By  on October 19, 2007

SHANGHAI — Consumption is expanding in China, at least according to the retail figures from the recently concluded National Day holiday.

Celebrating the founding of the People's Republic, the holiday period runs Oct. 1 to 8, and this year saw a climb of 16 percent year-on-year spending to nearly 350 billion yuan, or $46.6 billion at current exchange, according to figures from China's Ministry of Commerce. The growth in 2005 was 14.5 percent to 300 billion yuan, or $40 billion.

China's three annual weeklong holidays — Chinese New Year in January or February, May Day and National Day — were introduced in 1999 to boost retail consumption. They proved so successful that they are now called Golden Weeks by the Chinese press, with travel, weddings and large household purchases concentrated during the mandated holidays. Ministry of Commerce surveys focusing on the cities and provinces of Shanghai, Chongqing, Jilin, Jiangsu, Liaoning, Shanxi and Heilongjiang saw particular spikes in purchases of apparel, electronics, jewelry and automobiles. Shanghai alone hosted 30,000 weddings during the holiday week.

"Usually the best sectors are appliances — families go together and choose a new TV, cooker, fridge, etc.," said Paul French, director of consumer research group Access Asia. "Furniture and home decor should do well, as well as other family-based decisions. Clothing sees a bit, but not much. Plastic surgery is a massive spend — they can have the job done and by the return to work the swelling has gone down."

French warned against reading too much into the holiday retail bump, however. "There is always a bounce during a Golden Week — but in a sense it doesn't matter as it evens out over the year — i.e., next week's sales will be down as everyone did their shopping during the holiday," he explained. "It doesn't really say anything except that it's a holiday — [which is the] same everywhere: i.e., Labor Day weekend, Christmas, etc., in the West, you see the same thing."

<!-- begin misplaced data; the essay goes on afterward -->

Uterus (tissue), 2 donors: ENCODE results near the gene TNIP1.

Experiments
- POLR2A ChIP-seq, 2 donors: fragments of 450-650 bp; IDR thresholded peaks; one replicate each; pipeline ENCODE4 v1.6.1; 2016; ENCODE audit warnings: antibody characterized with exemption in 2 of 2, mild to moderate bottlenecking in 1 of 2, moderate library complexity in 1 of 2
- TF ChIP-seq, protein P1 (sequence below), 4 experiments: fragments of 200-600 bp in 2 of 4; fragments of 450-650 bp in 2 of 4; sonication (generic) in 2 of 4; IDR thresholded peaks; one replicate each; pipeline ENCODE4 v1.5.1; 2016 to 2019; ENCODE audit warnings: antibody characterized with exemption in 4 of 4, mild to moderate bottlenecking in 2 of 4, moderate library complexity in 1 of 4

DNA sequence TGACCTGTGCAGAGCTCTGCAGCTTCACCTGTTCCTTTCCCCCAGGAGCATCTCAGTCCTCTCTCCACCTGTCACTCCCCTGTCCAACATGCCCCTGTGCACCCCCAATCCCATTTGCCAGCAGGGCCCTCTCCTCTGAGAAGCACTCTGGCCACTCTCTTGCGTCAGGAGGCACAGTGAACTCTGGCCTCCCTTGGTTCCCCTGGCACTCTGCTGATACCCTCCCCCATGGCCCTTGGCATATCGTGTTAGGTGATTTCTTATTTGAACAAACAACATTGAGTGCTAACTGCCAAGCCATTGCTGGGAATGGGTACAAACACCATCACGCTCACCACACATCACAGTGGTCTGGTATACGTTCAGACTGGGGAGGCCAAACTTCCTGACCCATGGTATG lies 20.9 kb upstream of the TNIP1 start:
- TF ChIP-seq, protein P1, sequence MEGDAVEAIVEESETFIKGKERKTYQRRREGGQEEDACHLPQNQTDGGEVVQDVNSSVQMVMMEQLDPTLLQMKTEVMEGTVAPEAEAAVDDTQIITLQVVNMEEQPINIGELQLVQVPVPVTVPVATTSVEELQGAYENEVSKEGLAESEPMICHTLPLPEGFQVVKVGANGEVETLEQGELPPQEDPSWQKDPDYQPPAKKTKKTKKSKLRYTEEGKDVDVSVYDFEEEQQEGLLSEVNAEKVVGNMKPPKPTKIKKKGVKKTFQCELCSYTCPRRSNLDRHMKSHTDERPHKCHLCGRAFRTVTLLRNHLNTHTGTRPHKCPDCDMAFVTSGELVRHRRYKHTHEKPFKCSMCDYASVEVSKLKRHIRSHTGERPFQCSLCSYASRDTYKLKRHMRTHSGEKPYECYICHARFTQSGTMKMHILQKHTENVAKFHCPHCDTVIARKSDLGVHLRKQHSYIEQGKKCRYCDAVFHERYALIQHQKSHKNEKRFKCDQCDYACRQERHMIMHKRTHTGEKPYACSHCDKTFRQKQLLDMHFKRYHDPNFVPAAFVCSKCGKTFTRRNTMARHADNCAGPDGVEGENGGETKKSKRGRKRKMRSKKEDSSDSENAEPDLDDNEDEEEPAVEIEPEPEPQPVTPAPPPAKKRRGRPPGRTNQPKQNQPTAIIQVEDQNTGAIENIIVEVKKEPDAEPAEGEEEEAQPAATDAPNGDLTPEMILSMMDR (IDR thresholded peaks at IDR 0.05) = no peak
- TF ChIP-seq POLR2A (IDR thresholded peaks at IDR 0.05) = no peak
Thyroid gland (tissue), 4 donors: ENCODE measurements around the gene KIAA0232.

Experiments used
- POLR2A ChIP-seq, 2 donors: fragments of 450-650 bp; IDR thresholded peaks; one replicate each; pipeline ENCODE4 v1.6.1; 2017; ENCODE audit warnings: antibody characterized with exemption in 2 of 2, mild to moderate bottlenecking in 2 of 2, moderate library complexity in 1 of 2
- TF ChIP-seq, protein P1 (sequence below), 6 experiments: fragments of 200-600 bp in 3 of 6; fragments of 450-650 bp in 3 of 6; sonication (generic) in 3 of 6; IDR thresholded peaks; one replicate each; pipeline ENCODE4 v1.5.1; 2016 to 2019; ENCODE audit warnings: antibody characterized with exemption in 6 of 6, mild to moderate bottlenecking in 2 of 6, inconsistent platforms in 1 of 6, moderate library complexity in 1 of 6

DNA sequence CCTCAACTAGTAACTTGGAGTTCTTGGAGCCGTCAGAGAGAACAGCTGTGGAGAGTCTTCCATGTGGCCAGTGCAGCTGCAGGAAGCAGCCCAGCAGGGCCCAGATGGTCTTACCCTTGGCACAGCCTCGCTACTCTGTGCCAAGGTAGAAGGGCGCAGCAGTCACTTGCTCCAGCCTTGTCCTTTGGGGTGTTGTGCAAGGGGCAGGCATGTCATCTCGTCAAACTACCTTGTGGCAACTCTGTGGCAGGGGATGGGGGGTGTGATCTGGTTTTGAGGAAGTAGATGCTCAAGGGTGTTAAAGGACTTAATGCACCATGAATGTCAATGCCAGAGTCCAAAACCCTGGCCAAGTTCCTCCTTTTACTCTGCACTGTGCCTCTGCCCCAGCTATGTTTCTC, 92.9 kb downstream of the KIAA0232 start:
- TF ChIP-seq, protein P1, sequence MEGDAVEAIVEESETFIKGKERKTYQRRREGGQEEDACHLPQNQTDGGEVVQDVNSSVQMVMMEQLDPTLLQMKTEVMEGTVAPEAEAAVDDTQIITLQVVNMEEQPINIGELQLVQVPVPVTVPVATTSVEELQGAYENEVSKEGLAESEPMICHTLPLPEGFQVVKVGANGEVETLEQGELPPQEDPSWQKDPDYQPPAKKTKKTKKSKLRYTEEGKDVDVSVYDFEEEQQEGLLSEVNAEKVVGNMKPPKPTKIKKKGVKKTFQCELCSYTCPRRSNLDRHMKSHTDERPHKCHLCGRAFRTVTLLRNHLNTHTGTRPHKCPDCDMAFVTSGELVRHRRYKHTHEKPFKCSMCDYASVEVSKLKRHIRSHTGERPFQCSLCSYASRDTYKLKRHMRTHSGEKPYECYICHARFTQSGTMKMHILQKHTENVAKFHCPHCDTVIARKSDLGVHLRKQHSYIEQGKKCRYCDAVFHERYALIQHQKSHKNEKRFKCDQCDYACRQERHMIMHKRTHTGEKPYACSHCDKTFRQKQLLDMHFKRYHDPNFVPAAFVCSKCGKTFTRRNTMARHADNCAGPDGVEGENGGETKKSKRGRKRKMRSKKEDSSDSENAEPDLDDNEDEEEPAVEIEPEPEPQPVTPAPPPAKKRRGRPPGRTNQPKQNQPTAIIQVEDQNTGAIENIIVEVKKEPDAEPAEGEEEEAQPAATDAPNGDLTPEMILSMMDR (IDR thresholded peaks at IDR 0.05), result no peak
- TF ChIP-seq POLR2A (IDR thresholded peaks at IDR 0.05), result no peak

The significance of the growth was also mitigated by China's spiraling inflation: The consumer price index rose by 6.5 percent in August, the highest monthly growth in a decade. Despite government measures aimed at cooling down the economy, the CPI is expected to have climbed an additional 6 percent in September. "Inflation most affects food sales — I think this will be seen more at Chinese New Year as people buy more food then," said French. "We already saw this [at the last] Chinese New Year as more people stayed home rather than eat out when the restaurants jacked up the prices."While Chinese mostly congregate at family homes during the traditional Chinese New Year holiday, the May and October breaks witness booms in tourism. According to China's General Administration of Civil Aviation, domestic air passengers this National Day week totaled 3.75 million, up 25 percent from last year. The holiday eve on Sept. 30 set an all-time record for single-day passengers of 540,000. The number of flights offered had risen 6 percent since October 2006, flying at capacities of 72 percent, compared with 65 percent a year ago.

During the holiday, Beijing welcomed 5.94 million visitors, up 3.5 percent from 2006, and tourism industries there earned 4.13 billion yuan, or $550 million, according to the Xinhua News Agency. Shanghai attracted 4.62 million visitors, up 15.2 percent year-on-year, who spent 3.3 billion yuan, or $439 million, during the week.

Shanghai saw a particular boom this year, in part because the holiday coincided with its hosting of the Formula One Chinese Grand Prix, the FIFA Women's World Cup and the 2007 Special Olympics Summer Games. According to a report issued by the Shanghai Economic Commission, sales at 425 surveyed retailers grew 20.5 percent year-on-year to 5.1 billion yuan, or $679 million, during the week, significantly larger annual growth than the 16.8 percent registered last May Day and 14.4 percent over the Chinese New Year holiday last February.

Hypermarkets, supermarkets and convenience stores drove the growth in Shanghai, said the report, but the city's restaurant sector dropped 16.4 percent year-on-year to 137.8 million yuan, or $18.4 million, and the hotel industry saw an annual decline of 3.2 percent to 97.2 million yuan, or $12.9 million. Holiday retail sales in Shanghai's suburbs rose an average of 16.6 percent year-on-year to 763 million yuan, or $101.7 million, with the Nanhui, Songjiang, Jinshan, Qingpu and Baoshan districts enjoying annual growth of over 25 percent.

Shanghai's government particularly advertised the Special Olympics, which attracted 7,200 athletes and 70,000 additional visitors to the city, and which officials viewed as a trial run for next year's Olympics in Beijing and the World Expo to be held in Shanghai in 2010. The event's closing ceremony on Oct. 11 at the Jiangwan Stadium featured celebrity performers such as saxophonist Kenny G, tenor José Carreras and Danish pop group Michael Learns to Rock.

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